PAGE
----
Easy child, easy!
A "Proctor" in the USa is the person who oversees tertiary examinations.
I can quite understand that that would be outside the realms of Twibel's
experience or understanding and that he would confuse "proctologist", being
as how he is so anally focused, but I had expected better of you.
The German railways (seven State railways) agreed in 1908 to fit all
goods wagons with air brakes. The same standard was accepted by all
European Interchange Treaty members circa 1910.
From then on, all new wagons were built were either fitted with full
air brakes or through piped for airbrake operation.
Existing wagons were modified at the time of major overhaul or
withdrawn from the pooling system.
Of course there was a war from 1914, depression from 1918 (which resulted
in major down-sizing of rolling stock rosters until c1930), the US
depression from 1928 (which further affected Europe) and another WW
in 1939. In German at least, this meant that the last non-air braked
or through fitted wasn't withdrawn until about 1953-54.
By 1932, which is the year I happen to model German Railways, unbraked
and unfitted wagons were becoming quite rare.
Yeah, I know, but I do see one problem with fully automatic couplers -
as explained, they may not "open" the brake line in case of unwanted
train separation at speed or they would "open" the brake line in case of
(controlled) hump yard shunting...
So, two different ways of uncoupling have to be implemented:
(1) "controlled" uncoupling with the valves closed before uncoupling the
brake lines and
(2) "unwanted" uncoupling with the valves staying open long enough to
put the train into emergency braking after uncoupling the brake lines.
But I'm sure the designers of the system did thing about this ;-)
On Fri, 04 Sep 2009 05:12:24 +1200, David Nebenzahl
The European center coupler had the airlines and several dozen electrical
connections mounted on the "glad-hand" so that they connected
Presumably uncoupling disconnected them automatically?
With the precision engineering to eliminate almost all the free slack and
all those automatic connections, it was an expensive coupler and that's not
counting the cost of wagon conversion.
Knowing about how hump yard operations are done would help!
Humpping a car is done with the car's braking system empty or closed off.
If they were to have pressure in the brake line for the hump car cut, the
cut would stop each time a car was disconnected and that would be one big
mess! The braking system on each car is isolated or otherwise disabled
while the hump operation is being done with the strong tendency of the
system being emptied of air. Otherwise, when it comes to moving the cut
after connecting the brake lines and opening them prepatory to charging the
system, the cars that had air in them would be locked solid to the track
until the pressure in the train line got high enough.
rmay at nethere.com
http: slash /nav.to slash bobmay
http: slash /bobmay dot astronomy.net
The trade-off is rougher riding and more damage to freight.
A worker or two written off every year against a high number of damage
Any time there's a spring there's compression available, but a properly
tightened Euro train doesn't have the 10cm slack between each wagon of
the historic British train nor even the 1/4" to 1/2" slack of the US cars.
Loose slack is different to sprung slack as far as damage to contents is
concerned. The unloved Euro automatic center coupler was still going to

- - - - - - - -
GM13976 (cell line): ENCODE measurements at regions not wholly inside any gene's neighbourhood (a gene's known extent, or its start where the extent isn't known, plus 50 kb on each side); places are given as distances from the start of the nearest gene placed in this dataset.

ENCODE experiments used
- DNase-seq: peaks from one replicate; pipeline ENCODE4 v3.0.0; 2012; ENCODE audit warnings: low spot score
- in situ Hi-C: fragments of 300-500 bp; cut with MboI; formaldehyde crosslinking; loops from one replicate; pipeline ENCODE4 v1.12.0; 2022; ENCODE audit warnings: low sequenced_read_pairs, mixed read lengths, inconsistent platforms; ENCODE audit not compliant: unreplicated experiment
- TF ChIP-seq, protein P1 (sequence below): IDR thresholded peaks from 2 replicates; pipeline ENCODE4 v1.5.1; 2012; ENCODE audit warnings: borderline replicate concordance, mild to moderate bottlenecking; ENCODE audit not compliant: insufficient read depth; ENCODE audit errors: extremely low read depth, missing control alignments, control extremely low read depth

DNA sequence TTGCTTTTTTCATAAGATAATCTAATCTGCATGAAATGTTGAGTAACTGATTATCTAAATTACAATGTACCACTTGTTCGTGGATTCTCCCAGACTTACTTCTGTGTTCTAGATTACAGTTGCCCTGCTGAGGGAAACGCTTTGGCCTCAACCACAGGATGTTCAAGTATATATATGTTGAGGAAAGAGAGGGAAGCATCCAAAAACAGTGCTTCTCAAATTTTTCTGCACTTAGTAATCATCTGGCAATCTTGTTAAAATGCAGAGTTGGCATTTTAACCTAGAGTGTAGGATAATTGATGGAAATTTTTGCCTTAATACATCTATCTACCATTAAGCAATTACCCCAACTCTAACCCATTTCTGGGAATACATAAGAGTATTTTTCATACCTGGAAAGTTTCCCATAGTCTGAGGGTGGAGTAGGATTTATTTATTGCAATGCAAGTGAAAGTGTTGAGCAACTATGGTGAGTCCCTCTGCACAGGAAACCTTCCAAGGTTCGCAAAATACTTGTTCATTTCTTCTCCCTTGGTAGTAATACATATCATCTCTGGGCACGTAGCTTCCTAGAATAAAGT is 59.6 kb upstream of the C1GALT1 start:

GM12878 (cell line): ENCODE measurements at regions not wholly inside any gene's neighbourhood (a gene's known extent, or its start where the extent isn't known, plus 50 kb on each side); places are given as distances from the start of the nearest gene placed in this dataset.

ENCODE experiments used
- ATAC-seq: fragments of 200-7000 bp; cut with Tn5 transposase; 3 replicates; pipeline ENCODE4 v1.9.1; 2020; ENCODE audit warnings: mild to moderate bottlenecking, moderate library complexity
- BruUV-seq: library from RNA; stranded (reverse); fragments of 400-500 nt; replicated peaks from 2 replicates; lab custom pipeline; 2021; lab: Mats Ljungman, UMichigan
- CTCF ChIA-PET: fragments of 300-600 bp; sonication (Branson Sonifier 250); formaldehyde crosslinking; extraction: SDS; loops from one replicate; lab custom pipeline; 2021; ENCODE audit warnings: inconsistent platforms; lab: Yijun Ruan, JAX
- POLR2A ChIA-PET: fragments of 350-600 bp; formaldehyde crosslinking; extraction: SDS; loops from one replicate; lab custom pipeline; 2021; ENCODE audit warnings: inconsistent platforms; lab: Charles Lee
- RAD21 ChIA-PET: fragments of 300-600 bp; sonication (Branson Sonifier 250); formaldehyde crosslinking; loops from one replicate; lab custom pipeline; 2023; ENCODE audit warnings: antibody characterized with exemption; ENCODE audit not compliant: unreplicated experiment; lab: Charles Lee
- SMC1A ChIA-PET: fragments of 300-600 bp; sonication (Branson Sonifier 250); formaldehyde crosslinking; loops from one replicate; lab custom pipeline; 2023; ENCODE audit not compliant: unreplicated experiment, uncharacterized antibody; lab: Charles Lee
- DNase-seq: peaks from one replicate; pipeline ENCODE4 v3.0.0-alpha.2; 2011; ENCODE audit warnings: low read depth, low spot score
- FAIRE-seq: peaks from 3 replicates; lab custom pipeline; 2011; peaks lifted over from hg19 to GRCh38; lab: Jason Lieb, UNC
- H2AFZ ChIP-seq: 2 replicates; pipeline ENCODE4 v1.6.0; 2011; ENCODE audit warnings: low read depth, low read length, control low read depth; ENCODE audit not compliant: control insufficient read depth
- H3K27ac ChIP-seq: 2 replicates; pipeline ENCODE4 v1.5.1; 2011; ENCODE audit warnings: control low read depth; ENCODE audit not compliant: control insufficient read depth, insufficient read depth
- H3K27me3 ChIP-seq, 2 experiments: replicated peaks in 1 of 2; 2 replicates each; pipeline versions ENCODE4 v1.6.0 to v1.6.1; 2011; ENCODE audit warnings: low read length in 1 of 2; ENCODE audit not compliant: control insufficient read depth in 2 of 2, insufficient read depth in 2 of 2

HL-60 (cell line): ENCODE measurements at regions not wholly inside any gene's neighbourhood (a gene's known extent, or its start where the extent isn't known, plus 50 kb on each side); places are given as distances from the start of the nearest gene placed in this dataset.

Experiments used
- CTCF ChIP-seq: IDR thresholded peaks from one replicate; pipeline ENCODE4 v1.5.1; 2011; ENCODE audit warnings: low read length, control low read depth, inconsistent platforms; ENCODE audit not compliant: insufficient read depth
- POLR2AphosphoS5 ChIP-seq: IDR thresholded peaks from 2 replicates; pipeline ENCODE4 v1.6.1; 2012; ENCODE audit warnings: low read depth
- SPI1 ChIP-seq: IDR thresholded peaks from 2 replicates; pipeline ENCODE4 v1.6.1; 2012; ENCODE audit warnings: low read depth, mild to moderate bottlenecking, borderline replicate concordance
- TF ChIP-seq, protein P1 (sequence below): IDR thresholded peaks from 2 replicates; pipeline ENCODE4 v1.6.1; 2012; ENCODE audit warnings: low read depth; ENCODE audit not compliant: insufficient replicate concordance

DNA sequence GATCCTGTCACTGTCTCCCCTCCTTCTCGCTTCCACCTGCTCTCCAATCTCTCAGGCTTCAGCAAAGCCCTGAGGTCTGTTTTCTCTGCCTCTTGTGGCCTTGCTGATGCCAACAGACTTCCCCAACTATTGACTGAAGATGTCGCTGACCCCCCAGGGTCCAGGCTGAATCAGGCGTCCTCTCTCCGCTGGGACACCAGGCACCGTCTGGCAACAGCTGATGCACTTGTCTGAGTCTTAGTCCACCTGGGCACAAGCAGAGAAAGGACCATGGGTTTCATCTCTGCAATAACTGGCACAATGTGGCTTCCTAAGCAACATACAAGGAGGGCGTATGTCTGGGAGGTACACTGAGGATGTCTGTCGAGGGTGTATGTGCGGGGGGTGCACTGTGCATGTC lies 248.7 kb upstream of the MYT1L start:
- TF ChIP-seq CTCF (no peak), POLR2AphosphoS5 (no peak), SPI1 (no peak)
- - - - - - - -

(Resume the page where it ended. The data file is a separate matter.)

have circa 1mm slack and increased damage claims were a considerable
I used "black and white" phraseology as adding all the greys increases
the text by a factor of 10 or so ;-)
Not sure whether the Euro center coupler addressed that or not. It was to
be automatic in connecting all functions. Broken brake lines should have
been simple enough to detect - there's two great big couplers connected
Looks to me as though the whole scheme got too expensive to complete, so
they failed to start.
(center couplers vs. buffer-and-screw)
Well, in a badly tightened train I'd say up to 1/2" of loose slack and
some more slack at the point where the buffers just start to compress
until they reach the "norm" compression, so about 1" would be what I
often see a freight train's rear wagons "bounce" back after stopping,
accumulated to more than 1ft. in a normal (10-15 car) train...
Especially fancy to watch when it's tank cars that are about half full...
Well, I'd consider 1mm of slack to be less than what I regularly see (or
think I see).
Apart from that, you can build a center coupler with some buffering
properties (spring), and this is being done with Scharfenberg couplers.
So basically you could have little "free" slack (a few mm) and some
sprung slack (which would negate most of the free slack). But this is
more expensive than...
(automated brake line coupling)
Yeah, but my argument was along the line of a few wagons separating from
the end of a train at speed - the automated valves need to stay open for
long enough to put the whole train (both parts) into emergency braking -
as would happen when a train separates nowadays)... But if the brake
valves shut upon the separation, both parts of the train would continue
to "run" at speed which is not good ;-)
That was about the point - it would have been too expensive to change
millions of couplers...
So, I have all winter to either change my model railroad's couplers
(N-Scale Rapido to Kadee-style) or to repair my broken Rapido couplers ;-)
One can make "hooking up" automatic but accidental uncoupling (or
We have "pre-uncoupling" available in HO scale!
You could invent something better!
I use Rapido coupler (heads) on my HO British rolling stock. The slack
is about right to represent the slack of historic British goods trains. ;-)
I tried HO Kadees but they required nasty alterations to the wagons,
and the Rapidos will couple to HO NEM couplers if I ever want to do that.
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